There was not much that Jose Mourinho failed to achieve in his time at Chelsea, although for some reason he found beating Arsenal as tough as anything. Oddly, his variety of successors as manager have succeeded in that aim on a regular basis, so much so that the north London club would have to regard Chelsea these days as something of a bogey team: four defeats in a row and seven in the last eight meetings is the discouraging statistic for Arsène Wenger's squad to take into tomorrow night's important encounter at the Emirates.
The story of those games has mostly been as familiar as the outcome: Arsenal play their pretty passing football, only to be brushed aside sooner or later by their opponents' physical power, summed up in the awesome figure of Didier Drogba.
When the Ivorian set his team on the way to their habitual win over Wenger's side at Stamford Bridge in October, it was his 13th goal in 11 starts against them. Arsenal, who remain particularly fallible in defence without the injured Thomas Vermaelen, can only hope that Drogba's recent bout of malaria has cost him a little sharpness although, according to Carlo Ancelotti, a fortnight without a match has enabled several Chelsea players, Drogba included, to return to something much closer to full match fitness.
"I have a feeling during training that the team is ready to come back to its best form again to win games," he said. "Drogba was one of the players who have used this time to improve his condition. He needed to work continuously day by day and he did this. He worked hard, in focus, with concentration, and I think that malaria is now a memory for him."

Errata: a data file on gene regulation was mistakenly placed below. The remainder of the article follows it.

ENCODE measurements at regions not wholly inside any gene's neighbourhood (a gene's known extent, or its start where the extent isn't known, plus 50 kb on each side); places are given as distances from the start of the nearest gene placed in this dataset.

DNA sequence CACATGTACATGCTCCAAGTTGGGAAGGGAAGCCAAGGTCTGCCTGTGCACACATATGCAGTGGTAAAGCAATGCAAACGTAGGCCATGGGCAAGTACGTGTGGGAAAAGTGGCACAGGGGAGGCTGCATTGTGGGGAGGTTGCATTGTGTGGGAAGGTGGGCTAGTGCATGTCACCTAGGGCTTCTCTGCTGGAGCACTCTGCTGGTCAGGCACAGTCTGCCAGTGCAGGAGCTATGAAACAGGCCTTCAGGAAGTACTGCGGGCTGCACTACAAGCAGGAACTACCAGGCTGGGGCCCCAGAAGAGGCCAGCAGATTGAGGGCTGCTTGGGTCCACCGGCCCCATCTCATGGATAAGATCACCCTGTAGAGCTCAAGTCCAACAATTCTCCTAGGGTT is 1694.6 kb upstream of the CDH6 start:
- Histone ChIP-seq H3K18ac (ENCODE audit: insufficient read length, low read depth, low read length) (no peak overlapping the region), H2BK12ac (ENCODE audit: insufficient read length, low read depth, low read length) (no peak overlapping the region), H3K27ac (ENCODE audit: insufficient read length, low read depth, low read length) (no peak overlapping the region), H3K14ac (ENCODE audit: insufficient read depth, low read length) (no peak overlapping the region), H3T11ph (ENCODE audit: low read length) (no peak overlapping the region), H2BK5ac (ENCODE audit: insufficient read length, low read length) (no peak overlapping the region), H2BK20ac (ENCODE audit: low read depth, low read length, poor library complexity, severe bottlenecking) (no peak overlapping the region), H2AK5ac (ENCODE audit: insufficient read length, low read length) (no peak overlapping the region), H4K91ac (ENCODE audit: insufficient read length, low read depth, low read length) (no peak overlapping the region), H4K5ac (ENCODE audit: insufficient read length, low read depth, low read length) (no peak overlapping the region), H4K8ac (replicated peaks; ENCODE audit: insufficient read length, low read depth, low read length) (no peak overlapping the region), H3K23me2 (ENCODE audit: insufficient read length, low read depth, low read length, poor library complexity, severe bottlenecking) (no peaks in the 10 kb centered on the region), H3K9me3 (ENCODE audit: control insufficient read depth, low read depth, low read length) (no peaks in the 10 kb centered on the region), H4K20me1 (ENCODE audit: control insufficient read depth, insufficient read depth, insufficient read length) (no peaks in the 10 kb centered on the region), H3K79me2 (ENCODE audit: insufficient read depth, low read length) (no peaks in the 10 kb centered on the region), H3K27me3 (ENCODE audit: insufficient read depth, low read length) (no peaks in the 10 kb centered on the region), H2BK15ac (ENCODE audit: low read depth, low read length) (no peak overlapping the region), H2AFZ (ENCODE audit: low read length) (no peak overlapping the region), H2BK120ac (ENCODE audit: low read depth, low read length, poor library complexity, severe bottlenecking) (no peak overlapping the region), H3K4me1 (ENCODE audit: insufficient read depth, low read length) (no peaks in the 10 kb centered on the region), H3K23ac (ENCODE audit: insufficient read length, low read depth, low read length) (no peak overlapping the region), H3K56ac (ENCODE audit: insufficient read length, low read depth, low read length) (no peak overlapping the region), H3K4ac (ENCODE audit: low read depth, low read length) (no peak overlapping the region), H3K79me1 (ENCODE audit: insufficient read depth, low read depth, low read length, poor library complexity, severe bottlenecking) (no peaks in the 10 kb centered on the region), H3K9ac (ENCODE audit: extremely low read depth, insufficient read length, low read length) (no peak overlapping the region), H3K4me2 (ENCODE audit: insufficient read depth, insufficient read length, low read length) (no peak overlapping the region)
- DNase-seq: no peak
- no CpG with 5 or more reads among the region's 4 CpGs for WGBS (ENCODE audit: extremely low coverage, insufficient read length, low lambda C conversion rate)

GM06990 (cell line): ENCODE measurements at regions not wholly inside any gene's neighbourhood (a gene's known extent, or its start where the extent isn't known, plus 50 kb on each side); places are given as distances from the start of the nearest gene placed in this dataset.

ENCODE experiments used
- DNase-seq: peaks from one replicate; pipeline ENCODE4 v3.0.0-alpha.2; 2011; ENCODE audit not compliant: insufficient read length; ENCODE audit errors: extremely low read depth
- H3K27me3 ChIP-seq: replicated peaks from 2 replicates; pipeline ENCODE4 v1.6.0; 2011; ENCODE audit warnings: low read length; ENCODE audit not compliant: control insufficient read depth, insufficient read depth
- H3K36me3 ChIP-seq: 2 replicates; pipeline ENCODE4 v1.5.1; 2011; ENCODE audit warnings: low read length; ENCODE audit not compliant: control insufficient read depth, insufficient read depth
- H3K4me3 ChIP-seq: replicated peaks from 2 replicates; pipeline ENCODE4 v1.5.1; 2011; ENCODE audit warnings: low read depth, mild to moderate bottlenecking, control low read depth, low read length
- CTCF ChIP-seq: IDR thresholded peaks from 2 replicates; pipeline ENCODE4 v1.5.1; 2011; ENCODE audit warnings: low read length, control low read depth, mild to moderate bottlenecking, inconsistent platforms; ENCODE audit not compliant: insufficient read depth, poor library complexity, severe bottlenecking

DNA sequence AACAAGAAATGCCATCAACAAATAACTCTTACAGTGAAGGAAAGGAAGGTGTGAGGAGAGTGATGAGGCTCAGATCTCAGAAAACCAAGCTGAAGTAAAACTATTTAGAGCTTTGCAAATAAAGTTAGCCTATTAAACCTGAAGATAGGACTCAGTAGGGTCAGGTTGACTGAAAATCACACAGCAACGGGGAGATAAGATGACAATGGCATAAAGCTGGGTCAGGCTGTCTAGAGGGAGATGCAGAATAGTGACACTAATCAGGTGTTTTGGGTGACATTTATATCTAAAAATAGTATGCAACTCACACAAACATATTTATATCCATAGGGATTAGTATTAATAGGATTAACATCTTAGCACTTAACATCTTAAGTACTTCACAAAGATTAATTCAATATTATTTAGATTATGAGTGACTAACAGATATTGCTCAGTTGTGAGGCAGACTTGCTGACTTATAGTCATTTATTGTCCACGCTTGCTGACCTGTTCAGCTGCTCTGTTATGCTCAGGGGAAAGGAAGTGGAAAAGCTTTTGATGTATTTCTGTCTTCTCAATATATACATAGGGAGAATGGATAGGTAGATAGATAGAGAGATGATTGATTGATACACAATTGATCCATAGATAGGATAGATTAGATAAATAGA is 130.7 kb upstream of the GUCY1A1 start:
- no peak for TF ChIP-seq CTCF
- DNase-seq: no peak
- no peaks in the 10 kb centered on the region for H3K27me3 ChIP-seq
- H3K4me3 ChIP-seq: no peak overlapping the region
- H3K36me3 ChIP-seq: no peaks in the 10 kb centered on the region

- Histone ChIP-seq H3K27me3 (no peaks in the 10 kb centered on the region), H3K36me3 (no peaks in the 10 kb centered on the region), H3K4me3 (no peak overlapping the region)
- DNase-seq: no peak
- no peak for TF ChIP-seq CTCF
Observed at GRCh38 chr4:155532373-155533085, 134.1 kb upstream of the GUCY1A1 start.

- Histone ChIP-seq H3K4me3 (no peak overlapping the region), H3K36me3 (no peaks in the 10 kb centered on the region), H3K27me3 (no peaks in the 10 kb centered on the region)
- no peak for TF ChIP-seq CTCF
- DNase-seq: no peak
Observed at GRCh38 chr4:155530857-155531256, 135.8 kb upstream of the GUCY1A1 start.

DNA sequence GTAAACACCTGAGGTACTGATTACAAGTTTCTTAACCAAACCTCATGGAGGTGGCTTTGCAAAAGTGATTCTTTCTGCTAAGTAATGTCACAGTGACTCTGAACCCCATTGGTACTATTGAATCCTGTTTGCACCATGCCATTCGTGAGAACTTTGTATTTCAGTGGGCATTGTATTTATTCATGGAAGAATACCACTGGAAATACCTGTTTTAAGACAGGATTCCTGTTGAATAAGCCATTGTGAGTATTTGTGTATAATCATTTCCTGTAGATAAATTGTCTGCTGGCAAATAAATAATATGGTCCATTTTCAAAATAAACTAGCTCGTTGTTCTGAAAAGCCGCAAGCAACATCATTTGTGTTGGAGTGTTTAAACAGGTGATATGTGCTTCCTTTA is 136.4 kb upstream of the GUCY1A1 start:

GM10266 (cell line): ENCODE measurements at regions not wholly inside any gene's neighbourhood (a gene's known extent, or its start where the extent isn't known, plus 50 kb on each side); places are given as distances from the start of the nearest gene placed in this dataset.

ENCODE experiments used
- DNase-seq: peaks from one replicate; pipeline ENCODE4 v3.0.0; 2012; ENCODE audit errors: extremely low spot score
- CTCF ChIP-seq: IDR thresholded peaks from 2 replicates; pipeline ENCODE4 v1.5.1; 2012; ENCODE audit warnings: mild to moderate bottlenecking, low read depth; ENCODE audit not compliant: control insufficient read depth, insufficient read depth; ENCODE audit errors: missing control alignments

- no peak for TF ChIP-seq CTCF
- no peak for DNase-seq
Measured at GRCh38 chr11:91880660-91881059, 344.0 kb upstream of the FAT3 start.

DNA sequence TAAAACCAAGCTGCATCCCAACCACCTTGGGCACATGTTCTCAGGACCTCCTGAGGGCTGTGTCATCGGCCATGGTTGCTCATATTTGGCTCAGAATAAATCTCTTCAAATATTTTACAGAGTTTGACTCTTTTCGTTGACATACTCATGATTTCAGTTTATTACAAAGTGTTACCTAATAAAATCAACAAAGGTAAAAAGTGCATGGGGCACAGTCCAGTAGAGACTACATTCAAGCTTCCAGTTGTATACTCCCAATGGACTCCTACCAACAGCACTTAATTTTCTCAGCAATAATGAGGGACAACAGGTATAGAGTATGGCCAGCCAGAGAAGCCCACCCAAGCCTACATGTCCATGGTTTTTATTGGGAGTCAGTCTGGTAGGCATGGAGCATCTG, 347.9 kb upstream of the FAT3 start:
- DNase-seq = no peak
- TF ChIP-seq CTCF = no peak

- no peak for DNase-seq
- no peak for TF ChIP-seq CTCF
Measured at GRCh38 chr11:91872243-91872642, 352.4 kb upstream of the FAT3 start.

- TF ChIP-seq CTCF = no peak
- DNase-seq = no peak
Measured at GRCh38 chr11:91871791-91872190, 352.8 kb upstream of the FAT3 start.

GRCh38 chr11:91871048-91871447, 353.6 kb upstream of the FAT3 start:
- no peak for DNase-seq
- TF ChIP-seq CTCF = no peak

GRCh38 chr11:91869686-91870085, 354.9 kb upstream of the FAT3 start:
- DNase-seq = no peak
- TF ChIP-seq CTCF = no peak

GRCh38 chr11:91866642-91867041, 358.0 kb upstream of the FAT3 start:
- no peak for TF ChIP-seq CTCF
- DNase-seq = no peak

Ancelotti acknowledges that physical strength has been an advantage in the recent meetings, although he detects changes in Arsenal that are making them more competitive: "This year they have a different opportunity to score – [Marouane] Chamakh is a different player to what they had last season. Chamakh is able to play with the head, they can use more crosses. And because they improved their experience. One year more is good. It could be a different game."
Wenger would like to think so, even if his team's poor performance away to Manchester United in the previous match against championship rivals offered little encouragement. The manager was even forced to try making a positive out of his captain Cesc Fabregas's suggestion that they were "scared" of losing the game and consequently sat back too much instead of playing their football. "They had a bit more belief than us," Wenger conceded. "It's good that the players are conscious of that because when you are conscious about something, you can do something about it. That's why I believe it's a fair assessment. I'm not unhappy he has said that. The most important thing for the top-level teams and the top-level players is to have an honest and fair assessment of what happened with your performance. With that, you can correct it."
It is a reasonable assumption that emphasis on taking the game to the opposition will have featured in training sessions and team talks at London Colney this past week. Playing at home should make it easier to put into practice; and it is worth noting that Arsenal have already had to play away this season to Chelsea, United, Manchester City and Liverpool.
Not that Wenger accepts his team are mentally or physically frail: "The Arsenal mentality is fantastic and very strong. This team is hungry and the players want success. It is more about belief, and belief comes by focusing on playing together and the way we want to play rather than thinking: 'can we beat Chelsea or not?' We can beat Chelsea but the best way is to focus on what we want to achieve."
Like Chelsea, Arsenal must play their next game 48 hours after this one, in their case at Wigan, followed by Birmingham away, Manchester City at home and then two cup ties. Of that run, a Carling Cup match would normally be insignificant, but a semi-final against Ipswich has taken on new importance for a club who are regularly reminded that they have not won anything for five years.
Ancelotti said of Wenger: "He is doing a very good job. I like to watch Arsenal play." When asked, however, if he would still be in a job if Chelsea went through as barren a period, he could not resist a smile and one of the understatements of the club's highly successful 2010: "I think it would be more difficult to stay here."